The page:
My wife and I have a senior dog who is starting to show his age. He has been having a lot of the issues that come with old age, and we needed a way to make sure that we were doing everything we can to keep him healthy. One of the big issues we were running into is remembering all of the stuff that happens daily: did he poop, did he get his medicine, etc.
The initial approach we took was to use a printed paper calendar and just write things down each day. It’s an effective, low-tech solution, but obviously has a lot of drawbacks. We went out to Colorado to ski and had to train our pet sitter on how our calendar worked, and also had no visibility into it while we were gone.
I decided to throw together a small web application which allows us to just send an SMS message to track things. This solution is great, since all that is involved is adding phone numbers to an allow list (and anyone we need to have tracking stuff already has shared their number with us), so there is no need to worry about logins, passwords, etc.
Anatomy of the Application
The application (creatively called SMS Tracker) is a pretty standard .Net 6 web application, using Razor pages for the UI and a couple of more traditional Asp.Net MVC controllers for processing Twilio messages and handling a few AJAX calls. The backend database is just SQLite, using EF Core as an ORM (basically the exact web application template that Microsoft ships with Visual Studio).
You can find the code on my Github here.
The app uses Asp.Net Core Identity to authenticate the two users who actually have access (myself and my wife), and I’ve disabled the registration page to attempt to prevent others from registering. I’ve designed the data model in such a way that even if others did register accounts, they wouldn’t be able to see anything that isn’t part of their account.
One of the more interesting parts of the app is that it allows multiple “profiles”, basically you can have one profile for pills, one profile for poops, etc. By using a prefix to disambiguate which profile the SMS is for, multiple things can be tracked.
There is a calendar view which can either display tracked events across all profiles that the user has access to, or it can be filtered to show only a specific type of tracked event (i.e., only check for “pill” events to see if we remembered to give him his medicine today).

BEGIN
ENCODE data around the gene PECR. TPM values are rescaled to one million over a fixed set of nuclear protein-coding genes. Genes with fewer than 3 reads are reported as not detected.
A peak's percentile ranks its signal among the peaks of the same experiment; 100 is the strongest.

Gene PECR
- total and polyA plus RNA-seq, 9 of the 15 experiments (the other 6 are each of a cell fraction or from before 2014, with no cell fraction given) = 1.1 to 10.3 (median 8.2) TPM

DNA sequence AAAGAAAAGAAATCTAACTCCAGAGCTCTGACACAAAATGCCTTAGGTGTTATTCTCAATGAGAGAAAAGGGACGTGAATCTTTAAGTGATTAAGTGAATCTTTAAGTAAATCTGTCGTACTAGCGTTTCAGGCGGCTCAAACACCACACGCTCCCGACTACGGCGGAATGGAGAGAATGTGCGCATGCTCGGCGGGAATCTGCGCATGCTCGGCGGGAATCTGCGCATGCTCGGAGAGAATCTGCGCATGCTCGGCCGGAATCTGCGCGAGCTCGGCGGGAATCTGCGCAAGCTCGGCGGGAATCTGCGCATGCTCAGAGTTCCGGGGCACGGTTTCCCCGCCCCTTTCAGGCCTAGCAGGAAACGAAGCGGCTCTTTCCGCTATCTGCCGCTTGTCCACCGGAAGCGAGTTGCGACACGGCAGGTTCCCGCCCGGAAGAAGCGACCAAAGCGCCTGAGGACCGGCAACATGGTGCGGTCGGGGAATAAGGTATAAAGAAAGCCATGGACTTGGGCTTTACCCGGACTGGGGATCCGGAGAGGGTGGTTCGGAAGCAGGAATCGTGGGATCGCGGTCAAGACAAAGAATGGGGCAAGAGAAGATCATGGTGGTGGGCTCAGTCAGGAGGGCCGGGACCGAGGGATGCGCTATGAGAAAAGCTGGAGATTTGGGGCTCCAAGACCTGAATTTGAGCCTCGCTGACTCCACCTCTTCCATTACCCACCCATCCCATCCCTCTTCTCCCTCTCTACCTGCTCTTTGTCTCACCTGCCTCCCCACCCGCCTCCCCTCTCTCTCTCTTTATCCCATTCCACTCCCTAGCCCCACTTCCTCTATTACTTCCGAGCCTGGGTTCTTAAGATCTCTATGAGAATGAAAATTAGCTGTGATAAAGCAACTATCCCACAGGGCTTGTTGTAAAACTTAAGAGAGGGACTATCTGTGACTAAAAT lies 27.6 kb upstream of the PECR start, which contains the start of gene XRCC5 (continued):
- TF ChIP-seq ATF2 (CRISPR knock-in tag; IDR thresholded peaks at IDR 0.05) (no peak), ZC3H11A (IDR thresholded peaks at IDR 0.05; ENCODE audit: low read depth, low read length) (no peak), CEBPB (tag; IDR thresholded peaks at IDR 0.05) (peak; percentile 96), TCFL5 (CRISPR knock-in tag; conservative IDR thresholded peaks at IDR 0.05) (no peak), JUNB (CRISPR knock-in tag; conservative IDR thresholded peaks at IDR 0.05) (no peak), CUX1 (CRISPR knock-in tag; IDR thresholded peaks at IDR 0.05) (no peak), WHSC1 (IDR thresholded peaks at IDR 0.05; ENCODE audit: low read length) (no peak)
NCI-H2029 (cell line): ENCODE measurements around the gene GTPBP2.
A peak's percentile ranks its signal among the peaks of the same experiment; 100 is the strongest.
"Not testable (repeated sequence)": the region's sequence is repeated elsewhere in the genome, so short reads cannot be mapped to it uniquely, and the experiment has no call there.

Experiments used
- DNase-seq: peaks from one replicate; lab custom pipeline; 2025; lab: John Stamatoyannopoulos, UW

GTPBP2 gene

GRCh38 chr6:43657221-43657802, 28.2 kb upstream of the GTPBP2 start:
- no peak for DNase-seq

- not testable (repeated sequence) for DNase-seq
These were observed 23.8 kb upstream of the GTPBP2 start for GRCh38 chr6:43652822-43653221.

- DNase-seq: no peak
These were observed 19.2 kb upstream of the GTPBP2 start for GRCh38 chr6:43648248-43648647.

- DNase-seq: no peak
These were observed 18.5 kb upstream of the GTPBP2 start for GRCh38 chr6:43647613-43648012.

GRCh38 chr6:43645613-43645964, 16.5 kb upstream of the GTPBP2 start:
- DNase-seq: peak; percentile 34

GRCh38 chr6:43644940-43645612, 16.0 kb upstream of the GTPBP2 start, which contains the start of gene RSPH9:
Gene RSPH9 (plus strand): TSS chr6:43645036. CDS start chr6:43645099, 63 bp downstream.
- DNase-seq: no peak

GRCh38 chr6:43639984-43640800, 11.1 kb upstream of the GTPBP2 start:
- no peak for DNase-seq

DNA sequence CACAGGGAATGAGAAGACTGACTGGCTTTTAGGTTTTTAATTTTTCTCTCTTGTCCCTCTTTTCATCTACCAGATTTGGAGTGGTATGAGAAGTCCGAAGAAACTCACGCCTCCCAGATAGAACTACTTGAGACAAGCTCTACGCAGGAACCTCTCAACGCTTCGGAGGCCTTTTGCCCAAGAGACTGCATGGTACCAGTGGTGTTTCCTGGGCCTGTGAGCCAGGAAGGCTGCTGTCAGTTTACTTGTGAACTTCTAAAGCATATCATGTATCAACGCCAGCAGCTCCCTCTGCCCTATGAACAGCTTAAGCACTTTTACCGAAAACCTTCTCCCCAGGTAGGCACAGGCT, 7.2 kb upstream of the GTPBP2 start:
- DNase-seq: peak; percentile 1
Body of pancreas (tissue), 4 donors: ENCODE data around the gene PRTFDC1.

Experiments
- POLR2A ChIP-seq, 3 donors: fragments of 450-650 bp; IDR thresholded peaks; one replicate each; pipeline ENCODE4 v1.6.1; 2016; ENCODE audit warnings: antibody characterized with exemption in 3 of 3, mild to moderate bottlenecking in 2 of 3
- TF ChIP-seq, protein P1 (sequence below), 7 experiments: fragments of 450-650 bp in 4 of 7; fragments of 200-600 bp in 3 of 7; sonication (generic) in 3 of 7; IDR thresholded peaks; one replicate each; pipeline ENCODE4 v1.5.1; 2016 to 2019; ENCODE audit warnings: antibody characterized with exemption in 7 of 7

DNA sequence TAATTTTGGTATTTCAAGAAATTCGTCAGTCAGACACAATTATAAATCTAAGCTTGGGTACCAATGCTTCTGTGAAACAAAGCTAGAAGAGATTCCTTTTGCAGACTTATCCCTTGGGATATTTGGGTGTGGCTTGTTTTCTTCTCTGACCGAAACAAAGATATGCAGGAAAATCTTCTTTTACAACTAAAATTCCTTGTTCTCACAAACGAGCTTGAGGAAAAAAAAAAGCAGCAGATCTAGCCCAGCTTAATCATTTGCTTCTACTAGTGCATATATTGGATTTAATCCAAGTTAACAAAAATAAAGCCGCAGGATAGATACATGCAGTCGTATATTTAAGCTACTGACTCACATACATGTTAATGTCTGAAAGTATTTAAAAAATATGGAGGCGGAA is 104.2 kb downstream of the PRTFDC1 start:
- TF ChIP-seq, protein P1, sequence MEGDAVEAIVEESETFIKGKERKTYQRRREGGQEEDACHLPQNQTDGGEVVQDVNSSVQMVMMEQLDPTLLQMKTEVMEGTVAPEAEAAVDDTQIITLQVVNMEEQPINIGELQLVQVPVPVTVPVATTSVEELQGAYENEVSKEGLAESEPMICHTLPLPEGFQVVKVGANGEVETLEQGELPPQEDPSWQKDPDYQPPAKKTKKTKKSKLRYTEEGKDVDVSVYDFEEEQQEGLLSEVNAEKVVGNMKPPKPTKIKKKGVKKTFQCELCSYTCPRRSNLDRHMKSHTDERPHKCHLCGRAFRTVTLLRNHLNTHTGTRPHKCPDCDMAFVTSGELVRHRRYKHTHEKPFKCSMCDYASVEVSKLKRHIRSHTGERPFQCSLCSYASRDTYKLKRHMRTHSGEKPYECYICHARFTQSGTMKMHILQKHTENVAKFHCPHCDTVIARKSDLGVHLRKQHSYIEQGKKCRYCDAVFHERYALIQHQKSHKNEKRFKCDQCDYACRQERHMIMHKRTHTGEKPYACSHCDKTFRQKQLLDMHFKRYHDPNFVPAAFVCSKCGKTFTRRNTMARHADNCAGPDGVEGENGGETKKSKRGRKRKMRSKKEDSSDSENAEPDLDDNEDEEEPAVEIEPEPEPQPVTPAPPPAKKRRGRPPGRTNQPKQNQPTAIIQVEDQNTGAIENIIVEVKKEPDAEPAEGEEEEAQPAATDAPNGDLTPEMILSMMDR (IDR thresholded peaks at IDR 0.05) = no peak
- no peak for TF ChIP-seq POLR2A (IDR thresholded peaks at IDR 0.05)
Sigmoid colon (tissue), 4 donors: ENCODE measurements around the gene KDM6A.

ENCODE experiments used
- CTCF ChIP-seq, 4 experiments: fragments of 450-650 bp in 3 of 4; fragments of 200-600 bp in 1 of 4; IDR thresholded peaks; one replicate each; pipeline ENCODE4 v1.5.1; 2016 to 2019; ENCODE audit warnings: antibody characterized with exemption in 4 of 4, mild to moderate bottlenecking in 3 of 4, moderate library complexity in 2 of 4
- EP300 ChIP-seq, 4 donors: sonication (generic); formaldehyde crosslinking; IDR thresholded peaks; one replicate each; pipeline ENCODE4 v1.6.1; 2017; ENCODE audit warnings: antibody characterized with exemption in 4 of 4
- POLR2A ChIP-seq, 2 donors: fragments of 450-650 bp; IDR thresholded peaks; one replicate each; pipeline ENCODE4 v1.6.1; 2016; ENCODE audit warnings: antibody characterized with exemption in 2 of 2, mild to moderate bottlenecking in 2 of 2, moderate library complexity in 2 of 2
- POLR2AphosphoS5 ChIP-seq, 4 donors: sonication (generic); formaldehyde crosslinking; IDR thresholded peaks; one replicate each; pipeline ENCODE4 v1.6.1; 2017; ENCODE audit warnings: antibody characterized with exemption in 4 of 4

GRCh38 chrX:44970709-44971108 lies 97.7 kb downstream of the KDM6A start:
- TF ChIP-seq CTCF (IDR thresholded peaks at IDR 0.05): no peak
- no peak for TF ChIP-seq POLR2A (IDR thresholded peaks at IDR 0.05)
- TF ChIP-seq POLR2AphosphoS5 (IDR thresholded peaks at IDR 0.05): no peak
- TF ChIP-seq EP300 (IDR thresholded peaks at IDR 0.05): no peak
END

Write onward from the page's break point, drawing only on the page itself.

Since this is a small app that is consumed a majority of the time from within my home, I decided to just host it on my PC. It literally is just deployed from Visual Studio and running inside of IIS. I have CloudFlare in front of everything (right now it’s using a CNAME to my dynamic IP, but eventually I want to get Argo running to hopefully lock things down a bit more). My PC is on a majority of the time, so hosting it there doesn’t really impact anything – the app itself is using ~64 MB RAM, while I have 128 GB in the PC.
One very interesting thing with this app is that I actually wrote ~95% of the code on Mac with an Arm chip, and with absolutely zero changes it’s now running on Windows with an AMD processor.
I built this mostly for an audience of one other (my wife), and she has been pretty enthusiastic about it, so I’d say it’s been an effective application. Getting rid of the paper tracking has been nice and being able to see when things have happened (the tracked events record their received timestamp), lets us easily make sure that nothing has been forgotten.
I would love to hear if anyone else decides to borrow this code, it’s a pretty nice basis and hosts pretty easily. I had previously built a docker container for it but decided to just go down the path of hosting it on my PC directly in IIS for now. I am moving in a few weeks to a house and am planning on doing a bit of home automation there, so I may repurpose a Raspberry Pi as a docker host and move it docker at that point.